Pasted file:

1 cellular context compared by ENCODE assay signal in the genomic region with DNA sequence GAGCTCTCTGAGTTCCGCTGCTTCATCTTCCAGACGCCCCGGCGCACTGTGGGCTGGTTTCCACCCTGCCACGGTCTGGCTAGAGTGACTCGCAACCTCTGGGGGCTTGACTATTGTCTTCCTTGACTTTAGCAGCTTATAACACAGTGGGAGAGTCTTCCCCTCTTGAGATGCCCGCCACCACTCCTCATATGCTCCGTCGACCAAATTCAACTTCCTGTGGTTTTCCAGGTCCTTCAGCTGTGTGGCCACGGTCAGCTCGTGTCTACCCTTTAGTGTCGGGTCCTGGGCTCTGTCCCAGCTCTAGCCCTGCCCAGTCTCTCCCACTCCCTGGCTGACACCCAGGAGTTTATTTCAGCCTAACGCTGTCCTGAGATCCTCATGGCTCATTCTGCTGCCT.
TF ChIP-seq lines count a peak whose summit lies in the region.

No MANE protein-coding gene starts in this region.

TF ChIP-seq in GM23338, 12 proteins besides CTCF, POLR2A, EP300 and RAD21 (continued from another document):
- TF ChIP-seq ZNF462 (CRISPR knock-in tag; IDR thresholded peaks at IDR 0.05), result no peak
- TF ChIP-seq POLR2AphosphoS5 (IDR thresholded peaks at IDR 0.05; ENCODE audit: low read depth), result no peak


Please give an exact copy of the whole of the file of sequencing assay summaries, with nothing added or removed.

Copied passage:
1 cellular context compared by ENCODE assay signal in the genomic region with DNA sequence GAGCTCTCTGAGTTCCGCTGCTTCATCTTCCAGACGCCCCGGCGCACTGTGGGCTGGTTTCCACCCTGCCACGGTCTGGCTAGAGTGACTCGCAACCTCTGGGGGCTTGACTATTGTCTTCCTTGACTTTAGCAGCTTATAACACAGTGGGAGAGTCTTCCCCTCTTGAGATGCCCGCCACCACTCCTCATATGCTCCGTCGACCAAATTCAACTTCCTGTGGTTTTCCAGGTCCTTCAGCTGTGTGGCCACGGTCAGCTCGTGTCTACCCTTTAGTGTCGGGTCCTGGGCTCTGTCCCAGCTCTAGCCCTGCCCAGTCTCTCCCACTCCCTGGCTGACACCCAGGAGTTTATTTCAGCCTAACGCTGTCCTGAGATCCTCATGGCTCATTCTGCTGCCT.
TF ChIP-seq lines count a peak whose summit lies in the region.

No MANE protein-coding gene starts in this region.

TF ChIP-seq in GM23338, 12 proteins besides CTCF, POLR2A, EP300 and RAD21 (continued from another document):
- TF ChIP-seq ZNF462 (CRISPR knock-in tag; IDR thresholded peaks at IDR 0.05), result no peak
- TF ChIP-seq POLR2AphosphoS5 (IDR thresholded peaks at IDR 0.05; ENCODE audit: low read depth), result no peak